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Bacteria on Neanderthal Teeth May Help Develop Antibiotics

Scientists are examining bacteria on Neanderthal teeth in search of potential sources for developing new antibiotics.
Scientists are examining bacteria on Neanderthal teeth in search of potential sources for developing new antibiotics. Credit: Bjoertvedt / Wikimedia Commons / CC BY-SA 4.0

A recent study suggests that peculiar bacteria found in the teeth of Neanderthals could potentially contribute to the development of innovative antibiotics in the future.

This groundbreaking research focuses on the analysis of dental plaque, both from ancient and modern humans, with the aim of understanding the evolution of microorganisms residing in the human mouth.

In simple terms, every individual possesses a unique collection of microscopic organisms in their oral cavity, known as the oral microbiome. This microbiome consists of numerous species and varies depending on an individual’s surroundings and lifestyle.

Novel technique to examine hardened dental plaque

To delve into the oral microbiome of our ancient ancestors, Christina Warinner, a biomolecular archaeologist from Harvard University, devised novel techniques to examine hardened dental plaque, scientifically referred to as calculus or tartar.

Warinner explained that dental calculus is remarkable because it has the ability to fossilize while a person is still alive, making it a treasure trove of ancient DNA and invaluable information about our past.

The technique involves using a tiny amount of hardened dental calculus to extract a multitude of small pieces of DNA. These DNA fragments come from various species and are all mixed up together. Warinner is then able to piece together these fragments and identify the different species present.

This method becomes even more challenging when dealing with ancient remains because the DNA found in the dental calculus could come from microbes that no longer exist.

Subjects of the recent study

In a recent study, Warinner and her team examined dental calculus samples from 12 Neanderthals, a close relative of ours that is now extinct. They also analyzed samples from 34 ancient humans and 18 present-day humans who lived in Europe and Africa over a span of 100,000 years. The researchers managed to sequence more than 10 billion DNA fragments from these samples and reconstructed 459 bacterial genomes.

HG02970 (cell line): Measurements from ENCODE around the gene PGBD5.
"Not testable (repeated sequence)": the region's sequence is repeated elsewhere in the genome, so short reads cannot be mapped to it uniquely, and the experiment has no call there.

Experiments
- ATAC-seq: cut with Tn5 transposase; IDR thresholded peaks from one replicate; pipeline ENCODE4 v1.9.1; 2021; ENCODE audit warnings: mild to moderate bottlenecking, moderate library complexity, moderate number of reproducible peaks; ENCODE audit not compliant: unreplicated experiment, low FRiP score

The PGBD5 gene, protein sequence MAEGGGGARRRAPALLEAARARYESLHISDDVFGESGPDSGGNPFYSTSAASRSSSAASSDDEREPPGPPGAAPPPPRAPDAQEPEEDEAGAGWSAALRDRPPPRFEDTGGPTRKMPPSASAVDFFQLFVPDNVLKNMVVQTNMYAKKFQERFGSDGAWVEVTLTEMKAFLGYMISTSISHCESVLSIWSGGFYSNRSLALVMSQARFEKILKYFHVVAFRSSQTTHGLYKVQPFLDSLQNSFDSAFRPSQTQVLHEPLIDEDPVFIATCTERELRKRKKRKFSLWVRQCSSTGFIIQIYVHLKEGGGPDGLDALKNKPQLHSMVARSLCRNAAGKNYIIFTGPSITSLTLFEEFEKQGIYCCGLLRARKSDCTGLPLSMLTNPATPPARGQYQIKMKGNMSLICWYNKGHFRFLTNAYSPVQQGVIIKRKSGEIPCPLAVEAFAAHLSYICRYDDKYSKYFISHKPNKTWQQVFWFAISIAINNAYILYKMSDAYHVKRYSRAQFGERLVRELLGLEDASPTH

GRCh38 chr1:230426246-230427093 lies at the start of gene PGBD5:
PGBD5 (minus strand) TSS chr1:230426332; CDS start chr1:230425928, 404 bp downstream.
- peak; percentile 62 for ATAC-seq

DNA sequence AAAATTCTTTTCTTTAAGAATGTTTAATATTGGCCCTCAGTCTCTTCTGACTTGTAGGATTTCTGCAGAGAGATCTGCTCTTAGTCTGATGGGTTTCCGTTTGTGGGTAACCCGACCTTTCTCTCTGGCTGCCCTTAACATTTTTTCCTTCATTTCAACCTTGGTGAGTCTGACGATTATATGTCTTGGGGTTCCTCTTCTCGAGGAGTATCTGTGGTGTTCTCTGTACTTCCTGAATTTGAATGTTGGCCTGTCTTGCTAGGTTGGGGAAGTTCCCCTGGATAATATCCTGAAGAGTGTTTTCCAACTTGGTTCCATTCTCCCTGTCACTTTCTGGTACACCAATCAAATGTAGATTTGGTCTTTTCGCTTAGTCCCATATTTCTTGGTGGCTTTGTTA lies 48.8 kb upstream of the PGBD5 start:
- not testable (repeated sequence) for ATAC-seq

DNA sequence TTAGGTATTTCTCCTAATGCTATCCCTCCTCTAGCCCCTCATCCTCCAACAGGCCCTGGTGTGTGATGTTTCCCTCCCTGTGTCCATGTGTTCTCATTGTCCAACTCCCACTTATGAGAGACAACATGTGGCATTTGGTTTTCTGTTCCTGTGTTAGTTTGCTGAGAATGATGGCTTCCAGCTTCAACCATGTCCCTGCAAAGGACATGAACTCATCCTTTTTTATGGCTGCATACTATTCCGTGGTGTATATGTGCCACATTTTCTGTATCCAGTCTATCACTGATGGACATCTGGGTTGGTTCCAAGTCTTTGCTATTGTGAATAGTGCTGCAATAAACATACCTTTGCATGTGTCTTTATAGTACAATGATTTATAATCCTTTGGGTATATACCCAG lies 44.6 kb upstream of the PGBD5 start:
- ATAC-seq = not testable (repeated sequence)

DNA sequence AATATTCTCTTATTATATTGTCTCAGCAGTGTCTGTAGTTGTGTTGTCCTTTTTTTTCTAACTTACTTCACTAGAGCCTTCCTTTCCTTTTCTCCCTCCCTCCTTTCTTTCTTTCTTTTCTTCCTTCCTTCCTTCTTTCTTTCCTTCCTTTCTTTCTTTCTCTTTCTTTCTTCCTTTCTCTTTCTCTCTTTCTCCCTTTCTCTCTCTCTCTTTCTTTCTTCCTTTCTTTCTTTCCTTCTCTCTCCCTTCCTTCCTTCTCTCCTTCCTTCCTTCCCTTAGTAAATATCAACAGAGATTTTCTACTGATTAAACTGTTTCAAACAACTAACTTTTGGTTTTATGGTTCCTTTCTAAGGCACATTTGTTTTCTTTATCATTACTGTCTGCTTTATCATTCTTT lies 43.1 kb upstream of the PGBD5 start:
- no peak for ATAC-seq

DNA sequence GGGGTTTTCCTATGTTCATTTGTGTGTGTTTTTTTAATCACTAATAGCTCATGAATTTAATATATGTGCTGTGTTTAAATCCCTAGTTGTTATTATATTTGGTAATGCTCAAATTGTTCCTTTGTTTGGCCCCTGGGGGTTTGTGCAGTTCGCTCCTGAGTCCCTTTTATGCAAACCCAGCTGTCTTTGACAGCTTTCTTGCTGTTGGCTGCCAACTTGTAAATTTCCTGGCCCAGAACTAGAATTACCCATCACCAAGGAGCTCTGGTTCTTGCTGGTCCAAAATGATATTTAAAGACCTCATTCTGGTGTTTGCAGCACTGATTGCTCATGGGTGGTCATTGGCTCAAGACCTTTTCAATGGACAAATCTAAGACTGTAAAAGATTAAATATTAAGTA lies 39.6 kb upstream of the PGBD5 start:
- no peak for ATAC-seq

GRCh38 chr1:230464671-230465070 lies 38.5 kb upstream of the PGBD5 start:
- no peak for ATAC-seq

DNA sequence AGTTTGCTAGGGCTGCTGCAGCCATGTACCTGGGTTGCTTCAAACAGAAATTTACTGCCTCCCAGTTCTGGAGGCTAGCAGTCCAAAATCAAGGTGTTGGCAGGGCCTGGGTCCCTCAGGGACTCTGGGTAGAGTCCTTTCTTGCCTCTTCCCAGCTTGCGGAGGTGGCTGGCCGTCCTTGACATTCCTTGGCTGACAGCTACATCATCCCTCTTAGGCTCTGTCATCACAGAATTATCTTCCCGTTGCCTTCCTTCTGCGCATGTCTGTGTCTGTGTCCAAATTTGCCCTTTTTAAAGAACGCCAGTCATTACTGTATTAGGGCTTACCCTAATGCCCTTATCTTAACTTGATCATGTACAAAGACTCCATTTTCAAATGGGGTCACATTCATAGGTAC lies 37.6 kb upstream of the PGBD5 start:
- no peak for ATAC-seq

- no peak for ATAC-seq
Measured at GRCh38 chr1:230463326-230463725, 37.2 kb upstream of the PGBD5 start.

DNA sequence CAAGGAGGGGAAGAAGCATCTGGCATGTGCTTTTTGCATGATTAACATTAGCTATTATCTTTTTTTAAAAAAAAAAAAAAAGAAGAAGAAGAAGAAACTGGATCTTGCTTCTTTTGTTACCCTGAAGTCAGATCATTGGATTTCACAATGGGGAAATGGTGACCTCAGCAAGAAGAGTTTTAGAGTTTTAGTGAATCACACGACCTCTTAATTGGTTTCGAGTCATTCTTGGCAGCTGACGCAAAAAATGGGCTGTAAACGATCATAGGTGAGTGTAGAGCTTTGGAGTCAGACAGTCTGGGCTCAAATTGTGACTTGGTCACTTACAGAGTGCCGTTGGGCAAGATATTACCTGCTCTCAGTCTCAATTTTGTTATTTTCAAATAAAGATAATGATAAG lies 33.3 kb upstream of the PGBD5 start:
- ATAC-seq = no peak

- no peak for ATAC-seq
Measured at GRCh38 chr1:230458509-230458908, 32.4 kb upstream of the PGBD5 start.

Remarkably, about 75% of these genomes matched known bacteria found in the human mouth. Scientists focused their attention on two types of bacteria belonging to the Chlorobium genus. These bacteria were discovered in the remains of individuals who lived during the Upper Pleistocene era, which spanned from 126,000 to 11,700 years ago.

These bacteria species are not an exact match for any known species, but they bear a resemblance to C. limicola, which is commonly found in water sources associated with caves.

Inferences from the study

According to Warinner, it is likely that the people living in these cave environments contracted these bacteria by drinking contaminated water. The presence of these Chlorobium species was significantly reduced in the dental plaque of individuals who lived in the past 10,000 years.

Bacteria extracted from Neanderthal teeth offer insights into potential antibiotic development
Bacteria extracted from Neanderthal teeth offer insights into potential antibiotic development. Credit: Dr Graham Beards / Wikimedia Commons / CC BY-SA 4.0

Over the course of approximately 100,000 years, spanning from the Upper Pleistocene to the Holocene period (11,700 years ago to the present), humans have inhabited caves, domesticated animals, and introduced modern materials like plastics.

Each of these lifestyle changes has led to the development of distinct bacterial communities. The fluctuations in Chlorobium abundance appear to correspond with the evolving lifestyles of our ancestors.

BGCs to develop antibiotics

Scientists on the team have examined groups of genes called biosynthetic gene clusters (BGCs) in order to identify the enzymes produced by Chlorobium species. These BGCs are responsible for the creation of specific compounds and by studying them closely, researchers hope to develop fresh medicines.

When the Chlorobium BGCs were introduced into living bacteria, they generated two previously unknown enzymes that could potentially be involved in photosynthesis.

According to Warinner, “Bacteria are the source of virtually all our antibiotics — we really haven’t discovered any new major classes of antibiotics in the past couple years, and we’re running out.” She further said, “These methods give us the chance to look for potential antibiotic-producing BGCs in the past.”

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